The Old Favorite

Tyres… :unamused:

Don’t worry, I don’t want to ask the usual, just wondering WHY that’s all… :question:

Back in 87 when my T5 was purchased by my mate, it had a set of tyres on it with inner tubes in. He did 10,400 miles on it, and put it in the garagefor the next 20+ years. After he died, I bought the bike from his widow, fitted new tyres after doing 4000 miles on the old ones, and used the inner tubes. All has gone well, and I’m very happy, but now, them new tyres are showing signs of wear. And I’m just wondering if I can fit tubeless… :question:

It’s easy to repair a tubeless tyre if it gets a hole in it, just wondering why Guzzi used tubes, is there a sealing problem or something… :question:

Wheels are usually designed for either tubed or tubeless tyres , if you fit tubeless on an
unsuitable rim you may invalidate your insurance .
Because of the bikes age i suspect the wheel rims will be for tubed tyres .

I see from an earlier post that Thunderbird 5 has mag wheels and not spoked ones. I would assume that tubeless tyres would therefore be suitable as long as they are of the correct size and speed rating.

Ah the perfect answer, neither yes or no…Thanks lads, I’ll suck it and see, the bike squeezed through the MOT yesterday, so I might be able to cut some tread in, and get a few more months out of them. CHEERS. …

I wanted to put tubeless on my Le Mans stock cast wheels and was told “can’t, not designed for tubeless.” I think it’s more to do with the valve fitting. What was provided is just be a hole for a inner tube valve stem to poke through. Could be wrong tho but the guy flatly refused to do it. Safety issue.

Ditto Mike with my T4.

Did you expect anyone to give you a straight answer on here? On reflection the valve may be an issue and I am not a tyre fitter. Best of luck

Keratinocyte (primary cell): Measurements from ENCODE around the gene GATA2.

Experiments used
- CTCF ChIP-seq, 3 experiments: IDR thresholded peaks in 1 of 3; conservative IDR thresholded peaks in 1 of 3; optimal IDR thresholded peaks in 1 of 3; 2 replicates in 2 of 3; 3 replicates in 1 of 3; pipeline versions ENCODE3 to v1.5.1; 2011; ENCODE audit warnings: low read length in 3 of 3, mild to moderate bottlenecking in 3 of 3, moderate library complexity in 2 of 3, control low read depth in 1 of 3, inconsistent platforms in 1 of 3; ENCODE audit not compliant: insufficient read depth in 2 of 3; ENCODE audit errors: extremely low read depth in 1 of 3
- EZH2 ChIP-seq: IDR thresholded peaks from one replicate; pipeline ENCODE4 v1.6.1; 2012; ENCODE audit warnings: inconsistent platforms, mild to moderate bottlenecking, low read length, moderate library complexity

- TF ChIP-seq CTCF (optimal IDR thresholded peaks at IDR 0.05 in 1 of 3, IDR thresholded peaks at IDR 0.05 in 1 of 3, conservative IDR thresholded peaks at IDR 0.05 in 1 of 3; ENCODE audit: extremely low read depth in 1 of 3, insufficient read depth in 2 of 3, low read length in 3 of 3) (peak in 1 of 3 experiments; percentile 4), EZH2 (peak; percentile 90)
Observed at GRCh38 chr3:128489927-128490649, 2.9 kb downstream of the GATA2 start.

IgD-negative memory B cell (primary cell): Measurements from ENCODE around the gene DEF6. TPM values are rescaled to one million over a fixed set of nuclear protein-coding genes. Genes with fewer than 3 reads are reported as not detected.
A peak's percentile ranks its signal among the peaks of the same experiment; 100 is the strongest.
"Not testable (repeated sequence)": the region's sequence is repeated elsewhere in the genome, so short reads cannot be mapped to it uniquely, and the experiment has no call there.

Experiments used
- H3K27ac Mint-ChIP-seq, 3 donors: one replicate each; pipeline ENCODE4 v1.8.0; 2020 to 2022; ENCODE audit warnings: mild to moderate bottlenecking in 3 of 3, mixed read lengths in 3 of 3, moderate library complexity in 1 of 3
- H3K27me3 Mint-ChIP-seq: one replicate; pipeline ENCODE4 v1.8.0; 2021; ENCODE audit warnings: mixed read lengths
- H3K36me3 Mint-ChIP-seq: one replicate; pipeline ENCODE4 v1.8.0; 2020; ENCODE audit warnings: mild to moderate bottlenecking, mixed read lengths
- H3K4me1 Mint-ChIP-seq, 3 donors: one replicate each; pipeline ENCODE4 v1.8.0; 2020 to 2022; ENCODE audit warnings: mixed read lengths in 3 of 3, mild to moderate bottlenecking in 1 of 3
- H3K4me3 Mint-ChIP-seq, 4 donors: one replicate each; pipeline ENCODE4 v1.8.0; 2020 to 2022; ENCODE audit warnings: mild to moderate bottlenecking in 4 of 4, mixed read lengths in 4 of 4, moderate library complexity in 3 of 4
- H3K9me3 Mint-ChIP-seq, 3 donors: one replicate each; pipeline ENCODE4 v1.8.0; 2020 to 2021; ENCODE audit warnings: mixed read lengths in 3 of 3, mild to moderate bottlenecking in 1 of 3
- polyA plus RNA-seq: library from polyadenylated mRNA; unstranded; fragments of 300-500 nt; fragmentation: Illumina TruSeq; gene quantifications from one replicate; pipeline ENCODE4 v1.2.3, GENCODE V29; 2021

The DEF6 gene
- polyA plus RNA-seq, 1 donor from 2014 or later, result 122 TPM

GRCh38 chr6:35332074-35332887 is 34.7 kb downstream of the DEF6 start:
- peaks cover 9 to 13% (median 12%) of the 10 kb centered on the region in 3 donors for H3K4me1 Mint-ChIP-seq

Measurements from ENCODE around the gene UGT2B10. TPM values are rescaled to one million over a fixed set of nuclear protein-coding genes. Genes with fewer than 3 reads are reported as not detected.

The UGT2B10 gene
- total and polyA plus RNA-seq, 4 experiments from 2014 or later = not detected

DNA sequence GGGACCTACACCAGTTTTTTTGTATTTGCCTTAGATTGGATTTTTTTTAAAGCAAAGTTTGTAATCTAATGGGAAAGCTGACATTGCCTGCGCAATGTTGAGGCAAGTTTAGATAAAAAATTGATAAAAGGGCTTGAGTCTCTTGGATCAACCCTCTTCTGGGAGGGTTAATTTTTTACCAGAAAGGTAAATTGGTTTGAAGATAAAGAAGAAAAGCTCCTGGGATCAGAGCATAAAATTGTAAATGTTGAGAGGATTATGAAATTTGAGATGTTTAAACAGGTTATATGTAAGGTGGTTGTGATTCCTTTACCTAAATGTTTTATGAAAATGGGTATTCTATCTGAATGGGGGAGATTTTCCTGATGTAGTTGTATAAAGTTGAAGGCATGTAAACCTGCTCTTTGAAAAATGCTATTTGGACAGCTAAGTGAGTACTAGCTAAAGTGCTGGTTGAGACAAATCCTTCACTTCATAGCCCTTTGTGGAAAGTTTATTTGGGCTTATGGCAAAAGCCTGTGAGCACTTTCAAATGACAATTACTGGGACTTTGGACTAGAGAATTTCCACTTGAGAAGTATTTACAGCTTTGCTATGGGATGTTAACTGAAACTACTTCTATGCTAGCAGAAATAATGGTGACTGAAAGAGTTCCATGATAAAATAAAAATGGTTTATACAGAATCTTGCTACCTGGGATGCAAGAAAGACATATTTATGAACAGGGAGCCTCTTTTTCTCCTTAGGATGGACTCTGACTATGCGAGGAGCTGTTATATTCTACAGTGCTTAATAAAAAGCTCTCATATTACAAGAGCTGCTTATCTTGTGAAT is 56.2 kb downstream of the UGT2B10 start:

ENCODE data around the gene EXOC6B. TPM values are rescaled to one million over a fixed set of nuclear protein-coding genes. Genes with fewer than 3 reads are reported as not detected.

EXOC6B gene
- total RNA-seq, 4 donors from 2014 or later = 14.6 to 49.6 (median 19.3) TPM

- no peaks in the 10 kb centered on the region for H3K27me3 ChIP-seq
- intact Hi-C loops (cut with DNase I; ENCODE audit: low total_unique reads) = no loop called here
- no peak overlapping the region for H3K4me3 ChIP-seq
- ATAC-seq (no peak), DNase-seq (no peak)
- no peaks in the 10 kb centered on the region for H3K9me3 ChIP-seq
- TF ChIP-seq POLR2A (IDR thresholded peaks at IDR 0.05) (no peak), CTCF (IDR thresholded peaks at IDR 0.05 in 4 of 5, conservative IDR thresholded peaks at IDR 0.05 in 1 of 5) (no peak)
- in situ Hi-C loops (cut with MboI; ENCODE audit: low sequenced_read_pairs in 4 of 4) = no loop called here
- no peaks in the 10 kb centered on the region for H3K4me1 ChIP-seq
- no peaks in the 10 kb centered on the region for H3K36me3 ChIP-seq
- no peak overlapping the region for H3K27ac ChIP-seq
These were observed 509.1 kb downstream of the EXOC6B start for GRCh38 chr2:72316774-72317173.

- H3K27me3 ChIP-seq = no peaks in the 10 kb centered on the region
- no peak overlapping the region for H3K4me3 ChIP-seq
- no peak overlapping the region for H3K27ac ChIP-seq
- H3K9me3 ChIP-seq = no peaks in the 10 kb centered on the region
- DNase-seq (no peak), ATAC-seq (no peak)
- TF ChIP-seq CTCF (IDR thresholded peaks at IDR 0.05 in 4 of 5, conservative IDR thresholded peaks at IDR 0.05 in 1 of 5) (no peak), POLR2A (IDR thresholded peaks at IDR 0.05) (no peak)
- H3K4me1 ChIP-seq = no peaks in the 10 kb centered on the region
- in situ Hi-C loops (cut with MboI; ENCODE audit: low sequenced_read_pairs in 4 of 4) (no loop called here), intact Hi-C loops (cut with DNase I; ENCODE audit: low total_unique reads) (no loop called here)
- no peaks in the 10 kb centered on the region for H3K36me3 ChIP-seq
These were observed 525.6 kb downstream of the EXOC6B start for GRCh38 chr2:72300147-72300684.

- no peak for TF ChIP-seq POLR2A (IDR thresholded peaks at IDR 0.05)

Slightly off subject but has anyone ever used the heavy duty innertube that the enduro riders recommend? Had my bike for 2 1/2 yrs and never seen the tubes. Tyres are good , only ever needs the occasional squirt to maintain pressure but l am thinking a rubber tube must deteriorate like anything else. If i decide to fit new tubes heavy duty ones seem to be the way to go but would appreciate any advice. Cheers.

Did you expect anyone to give you a straight answer on here? On reflection the valve may be an issue and I am not a tyre fitter. Best of luck

Course I didn’t Chris… :wink:

In the meantime, I’ve taken the heads off the bike, look…

A bit of valve grinding, like I do on me BSA’s very enjoyable it is as well. So hang on, I’ll be asking questions soon… :laughing:

I have a heavy duty tube in the back of my 1000S, the only time I have had a tyre fitted by a shop I ended up with a slow puncture, I then put a tube in that scramblers use, Michelin Heavy Duty Moto X, the bloke said that it would make fitting difficult, it didn’t and the next time I replace a tube I’ll use another one. I’m a bit particular about tubes, back in the eighties I bought a bike, from a dealer, on which I had a rather too- exciting sudden deflation of the front tyre at speed, it turned out to have a 19" tube sort of folded a bit and squeezed into an 18" tyre. I went back wishing to have a word with them but they had closed down.

I’m thinking along the same lines ,replace them before a major incident and use the best ones available. Something l will do during the rough weather.Cheers

if you read the spec on the enduro type extra thick tubes they do say not to be fiited or used on the roads
why i dont know
i always put the biggest profile tube in possible as they all do a range of sizes

Didn’t know that,l will look a bit deeper before doing anything. Cheers

i asked the tyre companies - the reply was all modern/current tyres are designed to be run tubeless if the wheel rim type permits - but if not they can be run perfectly ok with tubes

When choosimg inner tubes for the CCMs I looked into the ‘ultra heavy duty’ type, thinking that logically, they should be best at warding off a puncture.

The advice I was given was to go for ‘standard’ good quality tubes (Michelin, from memory) and watch the mix of rubber and butyl (or something). Some of the cheap tubes on ebay use poor quality materials which offer less inherant puncture protection for a given thickness.

I was also advised that a thicker walled tube is more likely to run hot and suffer from pinch punctures because it isn’t as flexible.

This may be less relevant on a road-only bike. I was looking at possible issues when running low pressures off-road. Of course, we can extend the conversation to include slime type products too but that’s a whole lot more than the OP was asking!


I used to run tubeless on my old Guzzi snowflake tyres. You just need a long enough valve stem.

And lets not mention Mousses…and the …er …fitting there of… :imp:

Went for good quality standard tubes (Michelin )
and a new set of M22’s as the old ones were past their sell by date. Hoping to put all the bits back on this weekend .Thanks for all the advice .Cheers.